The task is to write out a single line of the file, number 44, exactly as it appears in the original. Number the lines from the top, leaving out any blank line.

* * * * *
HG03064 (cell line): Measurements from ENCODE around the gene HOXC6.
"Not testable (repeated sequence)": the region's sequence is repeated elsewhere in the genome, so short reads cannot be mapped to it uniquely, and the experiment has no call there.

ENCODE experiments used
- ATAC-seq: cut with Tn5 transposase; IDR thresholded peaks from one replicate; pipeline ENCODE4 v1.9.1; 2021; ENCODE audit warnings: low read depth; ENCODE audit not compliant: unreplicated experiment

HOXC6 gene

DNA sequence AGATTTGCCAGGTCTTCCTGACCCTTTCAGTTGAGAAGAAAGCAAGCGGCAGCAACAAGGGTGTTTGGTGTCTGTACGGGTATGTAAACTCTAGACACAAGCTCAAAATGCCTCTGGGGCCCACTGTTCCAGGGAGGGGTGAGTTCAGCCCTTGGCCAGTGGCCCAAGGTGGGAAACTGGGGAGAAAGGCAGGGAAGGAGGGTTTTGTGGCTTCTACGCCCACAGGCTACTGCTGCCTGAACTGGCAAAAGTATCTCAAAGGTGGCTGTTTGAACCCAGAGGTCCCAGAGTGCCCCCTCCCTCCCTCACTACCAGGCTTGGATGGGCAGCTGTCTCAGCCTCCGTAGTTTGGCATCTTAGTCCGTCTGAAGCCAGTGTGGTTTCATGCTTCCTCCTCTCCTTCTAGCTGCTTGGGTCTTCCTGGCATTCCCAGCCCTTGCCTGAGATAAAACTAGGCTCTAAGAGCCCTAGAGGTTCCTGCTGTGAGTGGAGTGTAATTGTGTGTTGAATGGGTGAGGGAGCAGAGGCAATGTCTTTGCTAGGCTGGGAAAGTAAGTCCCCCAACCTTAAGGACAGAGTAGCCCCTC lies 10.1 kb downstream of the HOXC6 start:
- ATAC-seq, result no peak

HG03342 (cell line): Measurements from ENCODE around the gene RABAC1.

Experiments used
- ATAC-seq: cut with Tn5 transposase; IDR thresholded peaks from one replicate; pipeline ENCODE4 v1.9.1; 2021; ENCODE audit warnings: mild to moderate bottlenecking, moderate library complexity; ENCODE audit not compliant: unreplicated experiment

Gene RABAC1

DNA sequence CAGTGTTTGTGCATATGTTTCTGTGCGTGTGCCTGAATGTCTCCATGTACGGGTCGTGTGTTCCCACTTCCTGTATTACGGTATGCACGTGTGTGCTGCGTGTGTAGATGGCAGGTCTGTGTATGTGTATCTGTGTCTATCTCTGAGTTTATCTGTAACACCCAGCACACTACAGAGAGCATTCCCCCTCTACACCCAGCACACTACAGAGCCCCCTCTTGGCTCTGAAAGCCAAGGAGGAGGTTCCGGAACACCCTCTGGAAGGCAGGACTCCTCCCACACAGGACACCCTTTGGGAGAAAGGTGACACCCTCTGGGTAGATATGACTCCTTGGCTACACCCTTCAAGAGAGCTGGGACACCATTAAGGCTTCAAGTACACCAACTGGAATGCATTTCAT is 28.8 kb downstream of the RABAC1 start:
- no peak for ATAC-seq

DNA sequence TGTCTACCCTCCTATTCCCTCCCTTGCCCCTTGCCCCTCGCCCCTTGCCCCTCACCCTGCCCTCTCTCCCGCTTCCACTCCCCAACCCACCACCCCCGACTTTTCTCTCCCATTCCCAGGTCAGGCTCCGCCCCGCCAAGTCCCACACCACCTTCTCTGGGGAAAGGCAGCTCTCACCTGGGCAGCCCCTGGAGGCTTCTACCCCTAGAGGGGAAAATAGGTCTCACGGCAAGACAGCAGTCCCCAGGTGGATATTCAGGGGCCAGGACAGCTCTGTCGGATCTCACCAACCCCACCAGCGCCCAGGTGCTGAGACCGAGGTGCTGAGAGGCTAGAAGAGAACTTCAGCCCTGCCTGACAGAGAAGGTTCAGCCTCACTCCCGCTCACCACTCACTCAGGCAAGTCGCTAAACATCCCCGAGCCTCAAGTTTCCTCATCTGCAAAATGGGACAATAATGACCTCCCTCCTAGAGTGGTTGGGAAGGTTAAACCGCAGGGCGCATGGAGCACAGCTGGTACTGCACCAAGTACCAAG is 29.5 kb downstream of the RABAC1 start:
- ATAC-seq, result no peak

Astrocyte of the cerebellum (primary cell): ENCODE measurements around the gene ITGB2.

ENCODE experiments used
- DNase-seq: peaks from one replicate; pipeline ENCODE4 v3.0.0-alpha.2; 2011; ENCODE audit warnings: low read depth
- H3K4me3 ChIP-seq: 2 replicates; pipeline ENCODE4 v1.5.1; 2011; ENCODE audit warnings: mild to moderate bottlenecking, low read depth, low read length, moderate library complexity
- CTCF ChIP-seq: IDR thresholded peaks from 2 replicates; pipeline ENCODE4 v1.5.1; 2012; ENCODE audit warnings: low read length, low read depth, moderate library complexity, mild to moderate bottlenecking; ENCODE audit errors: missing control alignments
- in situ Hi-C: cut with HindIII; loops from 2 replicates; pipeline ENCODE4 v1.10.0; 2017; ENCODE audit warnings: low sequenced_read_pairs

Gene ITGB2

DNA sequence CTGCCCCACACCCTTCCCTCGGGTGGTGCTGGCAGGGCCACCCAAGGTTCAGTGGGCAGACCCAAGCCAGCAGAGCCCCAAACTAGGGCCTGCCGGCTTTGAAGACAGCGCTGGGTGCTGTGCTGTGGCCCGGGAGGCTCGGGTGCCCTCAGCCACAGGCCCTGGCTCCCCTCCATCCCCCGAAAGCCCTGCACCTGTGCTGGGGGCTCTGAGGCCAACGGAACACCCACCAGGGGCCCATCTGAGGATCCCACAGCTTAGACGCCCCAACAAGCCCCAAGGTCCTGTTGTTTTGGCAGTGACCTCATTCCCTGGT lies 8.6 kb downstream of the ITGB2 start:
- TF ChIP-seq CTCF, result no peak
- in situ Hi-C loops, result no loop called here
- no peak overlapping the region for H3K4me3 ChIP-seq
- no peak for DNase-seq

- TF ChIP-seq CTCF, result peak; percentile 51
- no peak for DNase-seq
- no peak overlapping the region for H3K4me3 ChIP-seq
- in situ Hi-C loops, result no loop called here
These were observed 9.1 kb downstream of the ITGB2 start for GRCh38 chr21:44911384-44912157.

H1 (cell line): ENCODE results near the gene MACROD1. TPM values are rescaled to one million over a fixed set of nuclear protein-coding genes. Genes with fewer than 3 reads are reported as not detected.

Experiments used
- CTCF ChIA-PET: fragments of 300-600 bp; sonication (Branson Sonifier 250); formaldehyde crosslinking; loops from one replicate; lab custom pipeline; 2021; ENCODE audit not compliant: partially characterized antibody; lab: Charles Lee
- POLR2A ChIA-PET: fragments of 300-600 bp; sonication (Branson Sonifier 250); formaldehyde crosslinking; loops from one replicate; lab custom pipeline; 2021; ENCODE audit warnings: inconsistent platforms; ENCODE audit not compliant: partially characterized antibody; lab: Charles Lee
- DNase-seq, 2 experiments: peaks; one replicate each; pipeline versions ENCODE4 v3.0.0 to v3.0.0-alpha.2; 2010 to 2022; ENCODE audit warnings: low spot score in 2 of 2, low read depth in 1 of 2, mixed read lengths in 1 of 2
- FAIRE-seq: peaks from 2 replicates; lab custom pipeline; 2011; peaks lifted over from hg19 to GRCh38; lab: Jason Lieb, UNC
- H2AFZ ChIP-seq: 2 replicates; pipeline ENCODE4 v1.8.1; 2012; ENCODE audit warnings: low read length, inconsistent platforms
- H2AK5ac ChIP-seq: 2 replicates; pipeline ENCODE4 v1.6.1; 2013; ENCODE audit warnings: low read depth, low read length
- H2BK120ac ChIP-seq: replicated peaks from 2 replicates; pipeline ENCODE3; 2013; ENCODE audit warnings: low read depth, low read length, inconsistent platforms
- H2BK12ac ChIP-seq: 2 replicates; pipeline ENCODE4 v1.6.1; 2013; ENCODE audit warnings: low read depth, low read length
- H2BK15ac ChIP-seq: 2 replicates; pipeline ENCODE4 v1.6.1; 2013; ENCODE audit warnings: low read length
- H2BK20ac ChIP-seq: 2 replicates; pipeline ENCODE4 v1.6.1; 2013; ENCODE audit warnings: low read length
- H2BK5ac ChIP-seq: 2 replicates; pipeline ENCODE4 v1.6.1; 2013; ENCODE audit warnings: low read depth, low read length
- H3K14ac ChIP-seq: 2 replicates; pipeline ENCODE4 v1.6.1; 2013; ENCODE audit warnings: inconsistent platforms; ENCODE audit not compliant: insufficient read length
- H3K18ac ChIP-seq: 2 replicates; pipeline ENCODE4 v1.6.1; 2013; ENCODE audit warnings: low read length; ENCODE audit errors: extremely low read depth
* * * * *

- H2BK20ac ChIP-seq: 2 replicates; pipeline ENCODE4 v1.6.1; 2013; ENCODE audit warnings: low read length